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Jul 19, 2012
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U.S. housing poised to boost economy

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By Martin Hutchinson
The author is a Reuters Breakingviews columnist. The opinions expressed are his own.

The U.S. housing sector is poised to boost economic growth. While existing home sales fell 5.4 percent in June from May, other indicators suggest a recovery is under way. A flip to a positive impact after dragging on GDP for five years will give lawmakers a chance to change distorting housing market policies.

Jul 17, 2012
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U.S. senators show manipulation double standards

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By Martin Hutchinson
The author is a Reuters Breakingviews columnist. The opinions expressed are his own.

Not for the first time, there are double standards on display in the U.S. Senate. During Federal Reserve Chairman Ben Bernanke’s testimony on Tuesday, lawmakers loudly denounced bank skullduggery to fix Libor rates. Then came demands for Fed action to create U.S. jobs. The latter is at least clearly legal, but it’s still manipulation – and it has far more potential to damage markets for the long term.

Jul 6, 2012
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China grows faster but most Cubans are better off

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By Martin Hutchinson

The author is a Reuters Breakingviews columnist. The opinions expressed are his own.

Raul Castro could use his visit to China to pick up a few tips. True, the Caribbean nation hasn’t done so badly despite being isolated by U.S. trade sanctions. It is still richer than China, less unequal and less corrupt. Still, a smattering of China-style reforms, particularly allowing freer movement of prices, could produce a useful boost to growth and prosperity.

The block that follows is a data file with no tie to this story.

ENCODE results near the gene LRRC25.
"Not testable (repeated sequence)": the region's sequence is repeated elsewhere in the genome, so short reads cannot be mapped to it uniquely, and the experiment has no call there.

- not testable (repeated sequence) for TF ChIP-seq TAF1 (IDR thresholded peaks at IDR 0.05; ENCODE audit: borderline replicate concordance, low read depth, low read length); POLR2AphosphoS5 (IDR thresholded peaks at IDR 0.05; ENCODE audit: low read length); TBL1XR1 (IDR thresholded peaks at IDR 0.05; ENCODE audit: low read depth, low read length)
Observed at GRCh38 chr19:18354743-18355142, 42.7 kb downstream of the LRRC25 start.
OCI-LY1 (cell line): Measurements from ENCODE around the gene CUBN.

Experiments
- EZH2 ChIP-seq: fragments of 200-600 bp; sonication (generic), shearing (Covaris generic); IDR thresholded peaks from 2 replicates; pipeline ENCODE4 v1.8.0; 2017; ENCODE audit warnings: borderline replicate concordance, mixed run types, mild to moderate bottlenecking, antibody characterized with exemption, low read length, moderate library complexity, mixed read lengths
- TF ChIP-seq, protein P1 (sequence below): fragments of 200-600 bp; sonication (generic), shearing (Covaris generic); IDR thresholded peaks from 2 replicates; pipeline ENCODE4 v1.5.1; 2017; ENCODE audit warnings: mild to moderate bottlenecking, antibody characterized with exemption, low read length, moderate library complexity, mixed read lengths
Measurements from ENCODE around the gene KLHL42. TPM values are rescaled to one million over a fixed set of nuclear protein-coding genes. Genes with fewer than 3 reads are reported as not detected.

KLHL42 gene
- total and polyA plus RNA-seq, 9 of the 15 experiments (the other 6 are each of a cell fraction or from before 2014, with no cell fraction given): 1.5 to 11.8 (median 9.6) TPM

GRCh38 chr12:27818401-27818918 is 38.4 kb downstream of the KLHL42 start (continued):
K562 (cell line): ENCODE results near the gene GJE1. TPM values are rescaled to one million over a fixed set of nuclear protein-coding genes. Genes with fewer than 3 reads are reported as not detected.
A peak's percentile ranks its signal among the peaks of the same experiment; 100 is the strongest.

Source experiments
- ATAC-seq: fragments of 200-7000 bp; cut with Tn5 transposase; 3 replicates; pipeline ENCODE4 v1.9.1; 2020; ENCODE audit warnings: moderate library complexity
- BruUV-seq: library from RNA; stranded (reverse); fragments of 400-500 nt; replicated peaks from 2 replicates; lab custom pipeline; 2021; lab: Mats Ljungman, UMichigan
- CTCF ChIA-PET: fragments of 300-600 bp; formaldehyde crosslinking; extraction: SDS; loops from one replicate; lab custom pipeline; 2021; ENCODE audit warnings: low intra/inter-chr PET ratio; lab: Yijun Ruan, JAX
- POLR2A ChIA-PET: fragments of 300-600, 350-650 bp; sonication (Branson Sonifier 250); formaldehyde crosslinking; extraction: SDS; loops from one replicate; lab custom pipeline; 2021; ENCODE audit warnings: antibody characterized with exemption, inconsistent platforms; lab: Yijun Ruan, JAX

Jul 5, 2012
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Mongolia’s task: avoid Nigerian resource curse

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By Martin Hutchinson

The author is a Reuters Breakingviews columnist. The opinions expressed are his own.

In much of the developing world, natural resources seem to offer a handy way out of poverty. But they also present a curse. Mongolia, where the center-right Democratic Party led last week’s elections on a wave of resource nationalism, would be wise to avoid the mistakes of Nigeria and other nations. Government and private fingers can get sticky, the bonanza wasted and non-resource activity burdened and disincentivized.

Jun 27, 2012
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Wall Street defeated by Ivory Tower in Virginia

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By Martin Hutchinson and Megan Miller
The authors are Reuters Breakingviews columnists. The opinions expressed are their own.

Wall Street’s latest defeat has taken place far from the canyons of downtown Manhattan on the Palladian campus of the University of Virginia, and by an unlikely adversary – the ivory tower. The school founded by Thomas Jefferson reinstated Teresa Sullivan as president on Tuesday, overturning an ouster supported by hedge fund titan Paul Tudor Jones and former Goldman Sachs executive Peter Kiernan. But victory may be pyrrhic. For UVA to thrive in a bleaker fiscal world, the paradigm shifts Sullivan resisted look unavoidable.

Jun 22, 2012

Bank regulators should get heavy on risk-weighting

(The author is a Reuters Breakingviews columnist. The opinions
expressed are his own.)

By Martin Hutchinson

NEW YORK, June 22 (Reuters Breakingviews) – It’s time for
bank regulators to get heavy on risk weighting. The financial